Sunday, December 11, 2005

Death of an American City
New York Times, December 11, 2005

We are about to lose New Orleans. Whether it is a conscious plan to let the city rot until no one is willing to move back or honest paralysis over difficult questions, the moment is upon us when a major American city will die, leaving nothing but a few shells for tourists to visit like a museum.

We said this wouldn't happen. President Bush said it wouldn't happen. He stood in Jackson Square and said, "There is no way to imagine America without New Orleans." But it has been over three months since Hurricane Katrina struck and the city is in complete shambles.

There are many unanswered questions that will take years to work out, but one is make-or-break and needs to be dealt with immediately. It all boils down to the levee system. People will clear garbage, live in tents, work their fingers to the bone to reclaim homes and lives, but not if they don't believe they will be protected by more than patches to the same old system that failed during the deadly storm. Homeowners, businesses and insurance companies all need a commitment before they will stake their futures on the city.

At this moment the reconstruction is a rudderless ship. There is no effective leadership that we can identify. How many people could even name the president's liaison for the reconstruction effort, Donald Powell? Lawmakers need to understand that for New Orleans the words "pending in Congress" are a death warrant requiring no signature.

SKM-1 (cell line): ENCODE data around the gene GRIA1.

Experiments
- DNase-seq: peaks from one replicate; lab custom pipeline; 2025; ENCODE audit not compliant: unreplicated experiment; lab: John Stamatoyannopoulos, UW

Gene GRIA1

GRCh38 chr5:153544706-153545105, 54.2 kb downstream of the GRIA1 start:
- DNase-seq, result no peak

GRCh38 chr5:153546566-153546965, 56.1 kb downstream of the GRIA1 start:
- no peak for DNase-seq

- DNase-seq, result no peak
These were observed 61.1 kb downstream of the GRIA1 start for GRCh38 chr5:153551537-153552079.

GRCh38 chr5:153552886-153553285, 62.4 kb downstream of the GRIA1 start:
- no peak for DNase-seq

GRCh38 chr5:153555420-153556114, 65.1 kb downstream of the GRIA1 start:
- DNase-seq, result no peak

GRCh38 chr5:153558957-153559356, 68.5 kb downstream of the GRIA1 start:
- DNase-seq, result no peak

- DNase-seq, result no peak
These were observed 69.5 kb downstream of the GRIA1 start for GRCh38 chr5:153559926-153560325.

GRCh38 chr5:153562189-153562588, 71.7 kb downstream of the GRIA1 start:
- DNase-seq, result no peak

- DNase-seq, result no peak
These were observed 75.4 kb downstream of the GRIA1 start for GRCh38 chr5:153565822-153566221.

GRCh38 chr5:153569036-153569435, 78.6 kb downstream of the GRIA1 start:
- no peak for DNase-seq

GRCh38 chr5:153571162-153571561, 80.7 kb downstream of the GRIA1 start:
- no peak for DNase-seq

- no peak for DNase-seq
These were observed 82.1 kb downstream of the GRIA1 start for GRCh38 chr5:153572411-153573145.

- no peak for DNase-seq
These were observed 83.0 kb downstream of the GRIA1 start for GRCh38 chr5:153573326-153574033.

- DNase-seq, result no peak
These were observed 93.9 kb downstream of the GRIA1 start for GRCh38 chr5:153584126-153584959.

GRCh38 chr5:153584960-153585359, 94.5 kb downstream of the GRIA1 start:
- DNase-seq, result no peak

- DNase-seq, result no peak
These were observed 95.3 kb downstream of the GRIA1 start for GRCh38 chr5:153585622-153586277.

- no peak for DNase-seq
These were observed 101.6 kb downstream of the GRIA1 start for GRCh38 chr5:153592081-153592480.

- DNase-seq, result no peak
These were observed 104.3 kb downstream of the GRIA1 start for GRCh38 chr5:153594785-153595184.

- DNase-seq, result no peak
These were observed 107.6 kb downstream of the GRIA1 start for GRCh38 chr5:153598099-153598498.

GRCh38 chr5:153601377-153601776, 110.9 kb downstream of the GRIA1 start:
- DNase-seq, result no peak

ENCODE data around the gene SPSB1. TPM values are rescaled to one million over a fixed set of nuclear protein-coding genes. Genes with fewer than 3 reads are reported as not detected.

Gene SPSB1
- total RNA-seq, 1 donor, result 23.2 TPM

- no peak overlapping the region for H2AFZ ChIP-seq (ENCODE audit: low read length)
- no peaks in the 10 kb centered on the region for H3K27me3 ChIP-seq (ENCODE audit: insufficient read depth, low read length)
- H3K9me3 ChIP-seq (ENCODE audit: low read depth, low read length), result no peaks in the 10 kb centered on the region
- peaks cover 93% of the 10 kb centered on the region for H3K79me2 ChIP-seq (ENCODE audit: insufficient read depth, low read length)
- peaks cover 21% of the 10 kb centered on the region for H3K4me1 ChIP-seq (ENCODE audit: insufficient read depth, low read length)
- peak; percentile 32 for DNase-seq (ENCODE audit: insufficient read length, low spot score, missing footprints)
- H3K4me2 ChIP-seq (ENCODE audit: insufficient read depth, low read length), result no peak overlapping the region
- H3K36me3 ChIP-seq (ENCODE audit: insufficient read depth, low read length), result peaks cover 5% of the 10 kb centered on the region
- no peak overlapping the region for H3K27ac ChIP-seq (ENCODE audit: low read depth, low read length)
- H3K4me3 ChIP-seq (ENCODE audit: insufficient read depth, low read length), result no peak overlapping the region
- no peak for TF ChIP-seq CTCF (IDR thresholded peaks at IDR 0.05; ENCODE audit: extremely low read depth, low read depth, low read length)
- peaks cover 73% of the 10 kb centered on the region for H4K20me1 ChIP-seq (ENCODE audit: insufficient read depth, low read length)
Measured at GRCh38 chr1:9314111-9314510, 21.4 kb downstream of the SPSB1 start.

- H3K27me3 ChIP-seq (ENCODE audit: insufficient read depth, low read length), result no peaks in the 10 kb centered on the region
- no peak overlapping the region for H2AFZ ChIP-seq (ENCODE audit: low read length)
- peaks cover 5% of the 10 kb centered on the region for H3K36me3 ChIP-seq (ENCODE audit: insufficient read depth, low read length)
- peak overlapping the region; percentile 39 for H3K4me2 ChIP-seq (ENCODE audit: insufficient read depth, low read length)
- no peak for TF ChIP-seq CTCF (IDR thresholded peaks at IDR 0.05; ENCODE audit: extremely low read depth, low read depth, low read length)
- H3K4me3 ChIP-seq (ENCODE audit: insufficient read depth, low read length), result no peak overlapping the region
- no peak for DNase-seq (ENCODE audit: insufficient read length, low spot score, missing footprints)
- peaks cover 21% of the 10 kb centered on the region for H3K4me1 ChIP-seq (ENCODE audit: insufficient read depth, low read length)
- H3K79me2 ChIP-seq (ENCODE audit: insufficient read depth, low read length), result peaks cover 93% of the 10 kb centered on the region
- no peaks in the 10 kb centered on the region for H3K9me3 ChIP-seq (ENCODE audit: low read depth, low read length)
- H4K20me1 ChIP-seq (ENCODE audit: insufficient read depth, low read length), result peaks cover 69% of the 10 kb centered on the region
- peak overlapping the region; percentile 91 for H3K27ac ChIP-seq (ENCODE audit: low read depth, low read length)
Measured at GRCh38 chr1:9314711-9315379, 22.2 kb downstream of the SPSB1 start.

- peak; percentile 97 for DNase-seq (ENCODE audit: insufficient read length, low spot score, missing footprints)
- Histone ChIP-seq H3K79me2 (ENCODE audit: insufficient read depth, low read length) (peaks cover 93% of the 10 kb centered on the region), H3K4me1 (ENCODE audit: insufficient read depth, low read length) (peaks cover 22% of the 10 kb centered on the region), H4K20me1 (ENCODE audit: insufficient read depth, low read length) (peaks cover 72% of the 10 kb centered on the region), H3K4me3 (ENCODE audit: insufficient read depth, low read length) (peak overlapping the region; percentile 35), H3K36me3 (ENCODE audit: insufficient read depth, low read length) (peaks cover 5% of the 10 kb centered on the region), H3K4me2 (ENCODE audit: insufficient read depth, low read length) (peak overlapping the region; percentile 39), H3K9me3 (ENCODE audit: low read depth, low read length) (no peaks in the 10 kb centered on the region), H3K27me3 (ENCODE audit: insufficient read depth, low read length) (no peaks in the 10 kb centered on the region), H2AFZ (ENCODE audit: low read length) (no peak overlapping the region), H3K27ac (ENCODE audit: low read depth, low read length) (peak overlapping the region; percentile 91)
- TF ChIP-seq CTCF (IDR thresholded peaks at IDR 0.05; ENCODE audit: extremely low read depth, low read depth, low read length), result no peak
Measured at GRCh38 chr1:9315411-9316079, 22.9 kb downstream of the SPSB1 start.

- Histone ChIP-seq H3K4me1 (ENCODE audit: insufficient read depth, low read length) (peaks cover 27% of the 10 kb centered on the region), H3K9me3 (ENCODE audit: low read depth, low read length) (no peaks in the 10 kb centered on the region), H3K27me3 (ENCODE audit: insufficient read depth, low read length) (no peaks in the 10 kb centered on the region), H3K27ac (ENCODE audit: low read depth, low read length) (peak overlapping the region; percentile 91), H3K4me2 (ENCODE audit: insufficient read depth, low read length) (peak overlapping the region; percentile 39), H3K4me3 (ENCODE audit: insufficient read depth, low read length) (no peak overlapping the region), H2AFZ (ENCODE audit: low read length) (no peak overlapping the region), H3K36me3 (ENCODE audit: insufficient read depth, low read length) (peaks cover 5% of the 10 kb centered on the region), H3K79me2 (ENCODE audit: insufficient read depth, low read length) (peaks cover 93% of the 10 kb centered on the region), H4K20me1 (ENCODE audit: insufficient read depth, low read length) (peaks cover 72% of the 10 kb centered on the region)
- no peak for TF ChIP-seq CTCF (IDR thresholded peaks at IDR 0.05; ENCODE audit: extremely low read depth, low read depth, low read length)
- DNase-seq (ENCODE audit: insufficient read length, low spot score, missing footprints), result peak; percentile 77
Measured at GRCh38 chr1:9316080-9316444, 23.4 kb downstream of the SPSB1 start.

The rumbling from Washington that the proposed cost of better levees is too much has grown louder. Pretending we are going to do the necessary work eventually, while stalling until the next hurricane season is upon us, is dishonest and cowardly. Unless some clear, quick commitments are made, the displaced will have no choice but to sink roots in the alien communities where they landed.

The price tag for protection against a Category 5 hurricane, which would involve not just stronger and higher levees but also new drainage canals and environmental restoration, would very likely run to well over $32 billion. That is a lot of money. But that starting point represents just 1.2 percent of this year's estimated $2.6 trillion in federal spending, which actually overstates the case, since the cost would be spread over many years. And it is barely one-third the cost of the $95 billion in tax cuts passed just last week by the House of Representatives.